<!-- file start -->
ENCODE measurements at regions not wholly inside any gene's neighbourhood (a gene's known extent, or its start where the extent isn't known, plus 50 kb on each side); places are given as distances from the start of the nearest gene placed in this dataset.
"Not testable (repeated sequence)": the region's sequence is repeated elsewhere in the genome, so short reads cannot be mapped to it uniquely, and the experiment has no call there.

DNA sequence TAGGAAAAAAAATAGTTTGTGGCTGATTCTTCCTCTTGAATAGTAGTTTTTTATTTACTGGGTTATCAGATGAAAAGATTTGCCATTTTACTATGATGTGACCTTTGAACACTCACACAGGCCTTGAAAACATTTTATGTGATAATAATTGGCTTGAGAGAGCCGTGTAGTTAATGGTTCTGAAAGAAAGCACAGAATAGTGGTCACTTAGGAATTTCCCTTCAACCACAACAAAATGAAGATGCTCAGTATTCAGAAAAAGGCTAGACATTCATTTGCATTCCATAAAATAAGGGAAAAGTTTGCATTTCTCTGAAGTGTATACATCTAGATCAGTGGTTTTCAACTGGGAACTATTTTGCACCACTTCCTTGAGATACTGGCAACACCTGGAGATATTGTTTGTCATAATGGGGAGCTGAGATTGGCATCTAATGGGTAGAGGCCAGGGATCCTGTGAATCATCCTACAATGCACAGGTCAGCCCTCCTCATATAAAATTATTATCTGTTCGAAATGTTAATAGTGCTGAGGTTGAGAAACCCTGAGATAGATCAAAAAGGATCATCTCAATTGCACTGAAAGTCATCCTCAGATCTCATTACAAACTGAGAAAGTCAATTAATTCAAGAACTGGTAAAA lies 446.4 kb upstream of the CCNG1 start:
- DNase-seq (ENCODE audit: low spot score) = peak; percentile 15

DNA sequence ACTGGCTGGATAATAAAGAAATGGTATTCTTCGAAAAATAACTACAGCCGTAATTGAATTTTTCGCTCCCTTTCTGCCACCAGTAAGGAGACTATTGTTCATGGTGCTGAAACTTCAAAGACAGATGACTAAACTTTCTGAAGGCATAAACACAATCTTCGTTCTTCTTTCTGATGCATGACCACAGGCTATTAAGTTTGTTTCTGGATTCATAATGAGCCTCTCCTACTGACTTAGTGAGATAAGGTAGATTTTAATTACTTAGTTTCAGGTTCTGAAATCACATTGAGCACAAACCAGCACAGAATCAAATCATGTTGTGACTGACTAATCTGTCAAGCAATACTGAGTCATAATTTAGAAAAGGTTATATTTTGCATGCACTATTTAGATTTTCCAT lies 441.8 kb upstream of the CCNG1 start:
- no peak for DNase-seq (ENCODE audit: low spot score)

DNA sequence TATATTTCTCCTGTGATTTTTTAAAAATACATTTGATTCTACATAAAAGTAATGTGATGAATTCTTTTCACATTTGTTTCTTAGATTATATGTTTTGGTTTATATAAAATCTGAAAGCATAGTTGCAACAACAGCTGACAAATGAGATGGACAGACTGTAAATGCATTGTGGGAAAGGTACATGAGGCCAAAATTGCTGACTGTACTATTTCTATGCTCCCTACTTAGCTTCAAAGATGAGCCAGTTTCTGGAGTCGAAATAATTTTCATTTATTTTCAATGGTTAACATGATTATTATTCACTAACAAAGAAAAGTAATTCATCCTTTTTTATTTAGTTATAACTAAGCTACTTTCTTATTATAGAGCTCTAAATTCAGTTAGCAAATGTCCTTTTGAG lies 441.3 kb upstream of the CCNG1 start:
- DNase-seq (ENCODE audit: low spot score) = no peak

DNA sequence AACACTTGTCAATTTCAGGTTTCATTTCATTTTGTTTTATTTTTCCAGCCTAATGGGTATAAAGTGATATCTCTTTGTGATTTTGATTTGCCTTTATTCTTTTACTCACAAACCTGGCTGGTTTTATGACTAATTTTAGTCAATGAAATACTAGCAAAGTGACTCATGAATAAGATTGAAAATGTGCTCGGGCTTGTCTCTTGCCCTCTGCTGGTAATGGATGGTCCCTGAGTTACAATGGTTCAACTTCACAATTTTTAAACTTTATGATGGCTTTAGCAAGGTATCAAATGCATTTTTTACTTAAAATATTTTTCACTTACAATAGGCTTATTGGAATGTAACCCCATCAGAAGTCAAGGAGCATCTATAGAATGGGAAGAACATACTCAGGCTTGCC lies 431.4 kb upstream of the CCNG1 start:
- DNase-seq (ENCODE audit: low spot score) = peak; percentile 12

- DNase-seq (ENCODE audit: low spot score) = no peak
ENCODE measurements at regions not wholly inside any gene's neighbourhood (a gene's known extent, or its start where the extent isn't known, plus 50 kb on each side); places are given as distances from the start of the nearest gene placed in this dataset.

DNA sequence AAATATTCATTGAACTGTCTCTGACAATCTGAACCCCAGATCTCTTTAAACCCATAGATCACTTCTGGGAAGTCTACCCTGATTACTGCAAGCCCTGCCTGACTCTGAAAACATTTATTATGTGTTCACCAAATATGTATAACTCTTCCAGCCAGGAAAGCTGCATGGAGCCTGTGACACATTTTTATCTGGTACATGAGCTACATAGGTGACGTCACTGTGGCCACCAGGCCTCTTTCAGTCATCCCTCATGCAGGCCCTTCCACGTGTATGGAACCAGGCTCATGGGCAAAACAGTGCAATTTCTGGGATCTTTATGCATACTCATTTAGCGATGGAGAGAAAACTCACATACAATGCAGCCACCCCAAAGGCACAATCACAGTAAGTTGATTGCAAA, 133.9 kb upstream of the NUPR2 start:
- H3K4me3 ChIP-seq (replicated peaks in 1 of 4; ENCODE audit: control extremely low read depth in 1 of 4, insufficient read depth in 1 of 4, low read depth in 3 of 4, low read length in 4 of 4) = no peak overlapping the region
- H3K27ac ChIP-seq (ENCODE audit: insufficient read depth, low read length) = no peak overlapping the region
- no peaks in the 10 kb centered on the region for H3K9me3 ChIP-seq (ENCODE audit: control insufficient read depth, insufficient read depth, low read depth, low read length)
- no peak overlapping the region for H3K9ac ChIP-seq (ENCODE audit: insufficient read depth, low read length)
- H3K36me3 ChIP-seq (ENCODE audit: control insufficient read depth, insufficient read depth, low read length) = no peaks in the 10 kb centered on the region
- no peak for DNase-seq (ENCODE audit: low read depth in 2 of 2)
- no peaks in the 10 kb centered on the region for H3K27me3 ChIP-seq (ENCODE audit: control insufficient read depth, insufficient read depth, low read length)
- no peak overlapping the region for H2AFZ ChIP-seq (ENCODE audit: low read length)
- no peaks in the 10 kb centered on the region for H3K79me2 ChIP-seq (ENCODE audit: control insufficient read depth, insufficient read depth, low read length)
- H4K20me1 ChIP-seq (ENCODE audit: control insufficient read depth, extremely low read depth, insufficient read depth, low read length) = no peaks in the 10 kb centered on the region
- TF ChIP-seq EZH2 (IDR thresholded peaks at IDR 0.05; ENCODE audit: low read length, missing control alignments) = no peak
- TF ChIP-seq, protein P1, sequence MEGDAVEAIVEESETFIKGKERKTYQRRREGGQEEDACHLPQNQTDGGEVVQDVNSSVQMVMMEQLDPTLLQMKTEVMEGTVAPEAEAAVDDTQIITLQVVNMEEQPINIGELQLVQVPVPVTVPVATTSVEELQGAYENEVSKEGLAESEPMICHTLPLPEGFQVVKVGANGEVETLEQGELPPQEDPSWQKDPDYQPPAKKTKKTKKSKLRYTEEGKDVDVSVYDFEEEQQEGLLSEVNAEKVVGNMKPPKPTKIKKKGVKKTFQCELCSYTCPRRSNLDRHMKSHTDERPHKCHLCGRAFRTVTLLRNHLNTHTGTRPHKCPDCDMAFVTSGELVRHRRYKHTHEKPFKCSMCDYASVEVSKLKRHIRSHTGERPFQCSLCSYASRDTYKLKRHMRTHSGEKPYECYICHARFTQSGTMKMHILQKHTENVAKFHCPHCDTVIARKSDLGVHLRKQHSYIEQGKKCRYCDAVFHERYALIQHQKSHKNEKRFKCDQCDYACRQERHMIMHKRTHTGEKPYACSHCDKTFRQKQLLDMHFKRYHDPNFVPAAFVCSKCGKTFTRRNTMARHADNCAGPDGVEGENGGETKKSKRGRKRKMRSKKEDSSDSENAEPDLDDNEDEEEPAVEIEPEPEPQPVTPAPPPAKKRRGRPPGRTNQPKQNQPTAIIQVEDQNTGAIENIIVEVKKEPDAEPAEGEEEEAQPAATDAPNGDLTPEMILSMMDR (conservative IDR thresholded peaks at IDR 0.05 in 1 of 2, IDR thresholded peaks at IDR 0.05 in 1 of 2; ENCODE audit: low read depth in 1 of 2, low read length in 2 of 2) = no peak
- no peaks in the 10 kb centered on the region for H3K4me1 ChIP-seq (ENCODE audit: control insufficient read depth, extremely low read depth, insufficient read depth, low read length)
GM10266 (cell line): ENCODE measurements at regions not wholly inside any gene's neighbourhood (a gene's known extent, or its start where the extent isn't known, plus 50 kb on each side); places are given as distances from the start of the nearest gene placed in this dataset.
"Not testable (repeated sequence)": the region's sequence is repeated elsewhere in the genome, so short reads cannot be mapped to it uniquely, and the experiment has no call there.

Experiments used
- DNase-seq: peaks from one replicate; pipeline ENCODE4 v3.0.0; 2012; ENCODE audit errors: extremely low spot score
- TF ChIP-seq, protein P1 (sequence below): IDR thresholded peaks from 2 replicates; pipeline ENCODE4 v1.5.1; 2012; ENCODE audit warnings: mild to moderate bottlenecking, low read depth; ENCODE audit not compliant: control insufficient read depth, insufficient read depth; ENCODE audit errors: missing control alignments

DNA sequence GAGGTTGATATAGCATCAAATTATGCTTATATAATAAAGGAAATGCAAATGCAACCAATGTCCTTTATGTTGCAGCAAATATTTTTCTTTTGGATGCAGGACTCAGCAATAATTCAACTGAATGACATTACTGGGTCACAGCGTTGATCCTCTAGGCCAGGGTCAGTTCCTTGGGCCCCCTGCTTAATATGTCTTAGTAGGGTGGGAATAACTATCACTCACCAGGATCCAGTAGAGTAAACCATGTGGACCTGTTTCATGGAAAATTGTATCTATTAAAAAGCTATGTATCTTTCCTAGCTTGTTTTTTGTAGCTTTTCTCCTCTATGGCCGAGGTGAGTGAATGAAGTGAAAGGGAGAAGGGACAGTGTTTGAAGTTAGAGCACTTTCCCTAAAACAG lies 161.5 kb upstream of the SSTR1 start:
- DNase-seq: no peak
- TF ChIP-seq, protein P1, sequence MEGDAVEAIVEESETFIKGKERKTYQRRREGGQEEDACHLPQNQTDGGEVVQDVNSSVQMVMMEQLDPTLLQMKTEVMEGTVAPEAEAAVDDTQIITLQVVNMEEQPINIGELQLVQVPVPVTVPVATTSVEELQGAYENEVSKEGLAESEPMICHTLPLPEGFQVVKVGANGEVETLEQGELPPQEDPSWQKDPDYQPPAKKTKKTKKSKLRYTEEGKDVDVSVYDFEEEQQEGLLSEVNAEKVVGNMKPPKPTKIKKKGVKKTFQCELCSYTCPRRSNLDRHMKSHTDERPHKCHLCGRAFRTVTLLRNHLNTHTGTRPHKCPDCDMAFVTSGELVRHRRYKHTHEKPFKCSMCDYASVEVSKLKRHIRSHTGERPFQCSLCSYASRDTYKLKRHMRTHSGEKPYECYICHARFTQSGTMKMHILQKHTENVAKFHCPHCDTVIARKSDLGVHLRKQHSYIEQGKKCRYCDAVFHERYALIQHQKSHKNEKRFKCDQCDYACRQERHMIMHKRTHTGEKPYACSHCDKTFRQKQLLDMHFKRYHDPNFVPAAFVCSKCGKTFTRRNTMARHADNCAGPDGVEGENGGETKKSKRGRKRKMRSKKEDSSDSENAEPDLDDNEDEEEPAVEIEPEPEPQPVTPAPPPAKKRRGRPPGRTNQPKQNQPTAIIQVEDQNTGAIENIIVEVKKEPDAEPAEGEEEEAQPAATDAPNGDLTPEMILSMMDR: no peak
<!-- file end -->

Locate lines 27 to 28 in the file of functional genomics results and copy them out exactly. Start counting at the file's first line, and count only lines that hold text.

GM10266 (cell line): ENCODE measurements at regions not wholly inside any gene's neighbourhood (a gene's known extent, or its start where the extent isn't known, plus 50 kb on each side); places are given as distances from the start of the nearest gene placed in this dataset.
"Not testable (repeated sequence)": the region's sequence is repeated elsewhere in the genome, so short reads cannot be mapped to it uniquely, and the experiment has no call there.